Very few works of his are preserved and, as far as I know, no
biographical data on him has been published.
André Van den Kerkhove
Director in honour of the Historical Museum of the Byloke of the
City of Ghent
Hugo Keymeulen writes:
Hallo from the Flanders
About the silversmith JD crowned Gent 1777, the only info I
found is his name J De Wolf
Work known from him covers the years 1777-1782:
there is a flatware dessert 1777-1778 in a private collection in
there is a Chalice 1782 in a church in Borsbeke
Emil Fonfoneata writes:
The maker’s mark you found on your silver item is certainly
from Gent and the silvermith is J.S.De Wolf. He entered in the
silver guild in 1776.
Normally you should find on your silver item 4 marks: the
silversmith, 2 city marks (poinçon de la ville) and a letter
date, in your case it’s the last 2 numbers from the year.
So 17_77 with a crown on top. In Belgium the use of the letter date mark stops
in 1749 due to an ordinance from Maria Theresia. She changed
the letter date mark into a mark utilizing the last 2 numbers of the year.
This year-number date mark lasted until 1798, the end of the Ancien Régime and the beginning
of the Napoleonic period.
Robert Massart writes:
Concerning Christophe’s question about a Belgian silver
punch, I received following information of "Zilvermuseum
The punch is attributed to the silversmith IS (= Isidore ?)
Dewolf. He entered his mark in Gent in 1776. Biographical data
are not available and it is not known how long he was active.
Oskar M. Zurell writes:
to the Question by Adriane Shuford Crosland I've the
Yours "Diana" Tankard is made after 1878 - French Export Mark
1878-1973: vertically elongated hexagonal mark, shown «Mercury /
1 (left side, below chin)» = .950 Silver - by Emile Puiforcat,
18, rue Chapon, Paris.
Puiforcat maker's mark (in a horizontal lozenge): letters EP
stand for Emile Puiforcat; the knife in between E and P
symbolizes Jean Baptiste Fuchs, knife maker and co-founder.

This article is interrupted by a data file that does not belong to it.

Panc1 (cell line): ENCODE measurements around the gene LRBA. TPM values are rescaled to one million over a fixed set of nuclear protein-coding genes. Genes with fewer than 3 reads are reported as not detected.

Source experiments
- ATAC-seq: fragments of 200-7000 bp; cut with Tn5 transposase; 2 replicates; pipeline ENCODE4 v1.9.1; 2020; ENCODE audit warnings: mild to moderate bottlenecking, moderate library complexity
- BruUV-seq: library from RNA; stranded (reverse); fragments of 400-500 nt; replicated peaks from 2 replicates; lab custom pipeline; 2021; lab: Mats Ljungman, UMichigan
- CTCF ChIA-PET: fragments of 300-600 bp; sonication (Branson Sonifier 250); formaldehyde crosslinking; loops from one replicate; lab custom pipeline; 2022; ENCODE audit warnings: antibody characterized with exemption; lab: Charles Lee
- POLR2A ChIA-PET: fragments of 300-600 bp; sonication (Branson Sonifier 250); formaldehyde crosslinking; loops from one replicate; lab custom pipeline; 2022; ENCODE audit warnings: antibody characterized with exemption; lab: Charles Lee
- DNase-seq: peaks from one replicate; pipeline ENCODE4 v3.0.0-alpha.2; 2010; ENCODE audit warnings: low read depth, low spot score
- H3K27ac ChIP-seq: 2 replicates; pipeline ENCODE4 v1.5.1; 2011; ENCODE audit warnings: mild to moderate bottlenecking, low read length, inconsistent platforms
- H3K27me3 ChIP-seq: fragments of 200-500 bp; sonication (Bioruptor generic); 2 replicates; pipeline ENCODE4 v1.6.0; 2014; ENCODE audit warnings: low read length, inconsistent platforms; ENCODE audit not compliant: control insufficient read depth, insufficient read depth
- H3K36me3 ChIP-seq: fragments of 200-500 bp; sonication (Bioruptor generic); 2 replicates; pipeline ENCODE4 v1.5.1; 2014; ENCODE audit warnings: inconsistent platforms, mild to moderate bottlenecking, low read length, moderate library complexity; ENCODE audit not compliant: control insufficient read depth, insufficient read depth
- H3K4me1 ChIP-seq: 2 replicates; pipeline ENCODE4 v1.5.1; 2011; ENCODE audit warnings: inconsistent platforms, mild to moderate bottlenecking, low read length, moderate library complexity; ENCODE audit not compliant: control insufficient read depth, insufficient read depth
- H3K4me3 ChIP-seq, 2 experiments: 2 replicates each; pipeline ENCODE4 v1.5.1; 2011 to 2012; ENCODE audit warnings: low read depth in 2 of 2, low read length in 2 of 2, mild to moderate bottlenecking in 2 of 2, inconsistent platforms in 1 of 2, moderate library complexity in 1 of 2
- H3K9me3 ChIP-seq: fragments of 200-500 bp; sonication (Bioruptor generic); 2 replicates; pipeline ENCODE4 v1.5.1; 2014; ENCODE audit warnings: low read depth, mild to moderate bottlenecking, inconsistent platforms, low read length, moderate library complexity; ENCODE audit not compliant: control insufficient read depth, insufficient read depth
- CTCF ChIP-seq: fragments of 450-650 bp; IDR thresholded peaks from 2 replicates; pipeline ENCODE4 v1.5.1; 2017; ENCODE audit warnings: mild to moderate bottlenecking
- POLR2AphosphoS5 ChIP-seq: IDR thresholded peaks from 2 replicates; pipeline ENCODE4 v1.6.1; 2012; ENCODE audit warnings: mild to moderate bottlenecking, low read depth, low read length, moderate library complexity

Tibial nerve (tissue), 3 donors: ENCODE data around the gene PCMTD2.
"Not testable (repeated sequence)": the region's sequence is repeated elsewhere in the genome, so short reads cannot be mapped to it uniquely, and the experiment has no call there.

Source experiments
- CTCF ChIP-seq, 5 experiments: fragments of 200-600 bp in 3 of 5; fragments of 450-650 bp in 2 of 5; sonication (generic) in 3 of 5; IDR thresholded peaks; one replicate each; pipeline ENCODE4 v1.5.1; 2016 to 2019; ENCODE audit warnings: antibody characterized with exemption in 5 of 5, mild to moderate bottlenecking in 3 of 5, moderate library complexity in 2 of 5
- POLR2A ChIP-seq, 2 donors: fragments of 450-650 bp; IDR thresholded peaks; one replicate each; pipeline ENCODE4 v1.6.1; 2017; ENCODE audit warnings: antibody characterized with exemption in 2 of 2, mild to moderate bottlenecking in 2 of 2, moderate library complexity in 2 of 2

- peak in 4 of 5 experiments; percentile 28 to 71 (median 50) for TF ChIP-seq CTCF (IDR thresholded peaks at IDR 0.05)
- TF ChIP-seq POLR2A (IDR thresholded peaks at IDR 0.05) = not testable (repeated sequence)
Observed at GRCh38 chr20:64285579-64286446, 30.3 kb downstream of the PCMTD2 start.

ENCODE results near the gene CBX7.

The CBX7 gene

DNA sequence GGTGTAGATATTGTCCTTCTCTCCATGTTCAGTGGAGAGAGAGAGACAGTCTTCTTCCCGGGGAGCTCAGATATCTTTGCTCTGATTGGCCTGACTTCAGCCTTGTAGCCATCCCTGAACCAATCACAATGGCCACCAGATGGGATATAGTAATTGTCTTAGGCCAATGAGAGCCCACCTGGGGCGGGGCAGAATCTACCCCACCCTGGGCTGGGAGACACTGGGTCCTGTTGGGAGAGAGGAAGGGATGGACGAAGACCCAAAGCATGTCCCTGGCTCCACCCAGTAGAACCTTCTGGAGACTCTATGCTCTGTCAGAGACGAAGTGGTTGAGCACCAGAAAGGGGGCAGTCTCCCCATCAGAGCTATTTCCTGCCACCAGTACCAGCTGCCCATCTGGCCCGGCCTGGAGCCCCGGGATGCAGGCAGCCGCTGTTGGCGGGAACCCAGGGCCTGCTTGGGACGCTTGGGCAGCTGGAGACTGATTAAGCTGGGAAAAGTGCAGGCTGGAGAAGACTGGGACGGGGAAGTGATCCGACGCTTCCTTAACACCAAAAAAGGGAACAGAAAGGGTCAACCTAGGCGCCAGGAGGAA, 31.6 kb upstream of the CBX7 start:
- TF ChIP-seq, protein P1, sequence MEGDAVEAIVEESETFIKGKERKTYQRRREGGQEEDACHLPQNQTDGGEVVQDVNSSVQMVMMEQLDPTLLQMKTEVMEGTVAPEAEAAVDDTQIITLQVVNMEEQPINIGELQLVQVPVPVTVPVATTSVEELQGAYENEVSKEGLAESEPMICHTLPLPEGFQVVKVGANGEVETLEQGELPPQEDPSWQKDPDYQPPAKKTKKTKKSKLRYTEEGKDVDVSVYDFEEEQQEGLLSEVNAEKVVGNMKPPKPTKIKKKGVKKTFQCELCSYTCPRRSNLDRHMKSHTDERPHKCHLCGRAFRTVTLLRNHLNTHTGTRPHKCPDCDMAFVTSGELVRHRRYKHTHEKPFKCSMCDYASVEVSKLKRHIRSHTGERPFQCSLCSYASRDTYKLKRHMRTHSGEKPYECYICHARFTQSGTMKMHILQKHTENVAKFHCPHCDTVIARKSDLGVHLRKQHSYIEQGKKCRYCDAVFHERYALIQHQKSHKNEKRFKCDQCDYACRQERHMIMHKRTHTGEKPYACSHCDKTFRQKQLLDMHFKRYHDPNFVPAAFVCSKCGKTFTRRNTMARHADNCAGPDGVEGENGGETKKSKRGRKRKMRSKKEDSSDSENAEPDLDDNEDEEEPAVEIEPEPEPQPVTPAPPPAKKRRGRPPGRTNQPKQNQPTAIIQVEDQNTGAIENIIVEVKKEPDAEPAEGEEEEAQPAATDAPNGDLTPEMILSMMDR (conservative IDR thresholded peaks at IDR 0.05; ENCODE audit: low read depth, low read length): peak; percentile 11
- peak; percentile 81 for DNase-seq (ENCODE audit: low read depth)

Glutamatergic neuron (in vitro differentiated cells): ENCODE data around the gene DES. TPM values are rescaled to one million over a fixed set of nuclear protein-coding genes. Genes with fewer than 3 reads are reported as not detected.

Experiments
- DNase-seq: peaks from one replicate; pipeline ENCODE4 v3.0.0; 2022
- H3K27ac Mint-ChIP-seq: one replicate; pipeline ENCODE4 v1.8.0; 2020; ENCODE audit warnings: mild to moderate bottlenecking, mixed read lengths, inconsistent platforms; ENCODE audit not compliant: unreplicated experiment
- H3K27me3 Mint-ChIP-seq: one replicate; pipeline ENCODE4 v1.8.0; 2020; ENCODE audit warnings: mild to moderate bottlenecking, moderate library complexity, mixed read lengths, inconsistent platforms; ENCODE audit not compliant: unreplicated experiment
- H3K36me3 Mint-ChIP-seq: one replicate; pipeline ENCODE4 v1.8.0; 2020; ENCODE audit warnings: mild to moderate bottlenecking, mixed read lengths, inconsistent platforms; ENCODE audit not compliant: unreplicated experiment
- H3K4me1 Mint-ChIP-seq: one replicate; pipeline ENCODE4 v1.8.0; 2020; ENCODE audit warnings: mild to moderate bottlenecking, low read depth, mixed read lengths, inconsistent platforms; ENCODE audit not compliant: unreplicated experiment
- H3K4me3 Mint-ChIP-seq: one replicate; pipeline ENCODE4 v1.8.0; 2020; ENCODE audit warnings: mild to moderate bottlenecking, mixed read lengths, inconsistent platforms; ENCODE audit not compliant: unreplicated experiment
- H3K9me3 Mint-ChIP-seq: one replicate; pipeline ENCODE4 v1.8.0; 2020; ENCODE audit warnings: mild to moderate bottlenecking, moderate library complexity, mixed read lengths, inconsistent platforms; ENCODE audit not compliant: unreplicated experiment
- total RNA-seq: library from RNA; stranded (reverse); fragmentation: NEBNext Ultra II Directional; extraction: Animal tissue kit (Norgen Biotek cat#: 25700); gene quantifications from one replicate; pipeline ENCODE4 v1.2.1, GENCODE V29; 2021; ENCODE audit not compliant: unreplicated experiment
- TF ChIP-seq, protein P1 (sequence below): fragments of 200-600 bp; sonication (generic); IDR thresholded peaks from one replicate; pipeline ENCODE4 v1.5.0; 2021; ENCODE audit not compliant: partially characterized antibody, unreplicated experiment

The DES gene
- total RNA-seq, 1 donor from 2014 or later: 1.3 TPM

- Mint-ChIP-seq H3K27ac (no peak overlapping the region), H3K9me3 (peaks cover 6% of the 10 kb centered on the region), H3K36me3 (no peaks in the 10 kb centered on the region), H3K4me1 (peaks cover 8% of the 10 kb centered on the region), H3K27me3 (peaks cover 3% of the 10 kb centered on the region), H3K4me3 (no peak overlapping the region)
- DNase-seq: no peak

Oskar M. Zurell
Emmanuel van Zuylen writes:
The marks of the tankard are these of Emile Puiforcat (EP),
French silversmith of the end of 19th century and beginning of
20th, while the second mark is a guarantee for silver used in
France from 1870 till later.
This will say that the tankard is a copy made in France or made
in England and sold by the house Puiforcat which has attached
Emmanuel van Zuylen
Christophe Ginter writes:
regarding Adriana's request, the marks are:
- left : exportation mark from France, in use 1879-1973
Mercury's head, title .950 - please see the attached image,
- right : maker's mark from the very famous PUIFORCAT company.
The mark has not been changed from 1820 (EP for Emile Puiforcat,
symbol = an office knife).
As the company is still active, Adriana may ask whether (and
when) her silver item was sold. Web site =
When considering again the images provided by Adriana, it
appears that the exportation mark struck for this silver item
may not be the one used between 1879 and 1973 but the one used
after 1973. They are pretty similar, one can see a letter (?) on
the bottom, left. Please refer to the image below.
Emil Fonfoneata writes:
The item you show is made in France, Paris by the famous
silversmith atelier Emile Jean Puiforcat (1897-1945).
The other stamp is the Mercury mark (French control mark) for
export, used between 1878-1973.
Alessandro Colemann writes:
The maker's mark on Adriane Shuford's tankard is that of
Emile or Jean Puiforcat. The other mark is the export mark used
for small items from 1879 to 1973. Anyway the image isn't well
readable and possibly the mark is that used after 1973.
"A PAGE per MONTH"
In this column we present a page
obtained from makers' brochures, books, auction catalogs,
advertising or whatever other printed paper, related to silver,
that may be of interest for ASCAS members.
The images will be published at a "low resolution" level and for
private and personal use only
This month ASCAS presents an advertisement in the
Alexandria (Virginia) Gazette and Advertiser,
published on June 10 1823.
The advertisement was published by
WILL'M A. WILLIAMS,
Gold & Silver-Smith,
Clock & Watch Maker
to inform the public of the removal of his shop to King
Street, between Royal and Fairfax Streets....
Jewelry, Silver and Plated
Also, in case elegant
"A WORD per MONTH"
spoon or Trifid is a flat-handled spoon having a stem
that widens at the top and has two notches that form it
into a three-lobed shape suggestive of a clef hind's
hoof (hence the French term "pied-de-biche")
The trifid/trefid is the earliest English flatware
"pattern" in which the stems of both the spoon and the
fork were made to match. These spoons have the bowl with
a rat-tail support and were usually engraved with
initials or, sometimes, with a foliate design.....
"A SILVERSMITH per MONTH"
ASPREY & CO
A business which is
supposed to have been established in 1781 at Mitcham,
Surrey, by William Asprey (died 1827).
Francis Kennedy, c. 1804-c. 1841
Kennedy & Asprey, c. 1841-1843
Charles Asprey, 1843-c.1872
purchased the business of Charles Edwards, c.1857....
"A BOOK ON MY SHELF"
In this column we present books, new
or ancient, dealing with silver in all its aspects (history,
marks, oddities...). This isn't a "book review" but only a fair
presentation of some useful "tools" that anyone may have in the
shelf of his bookcase.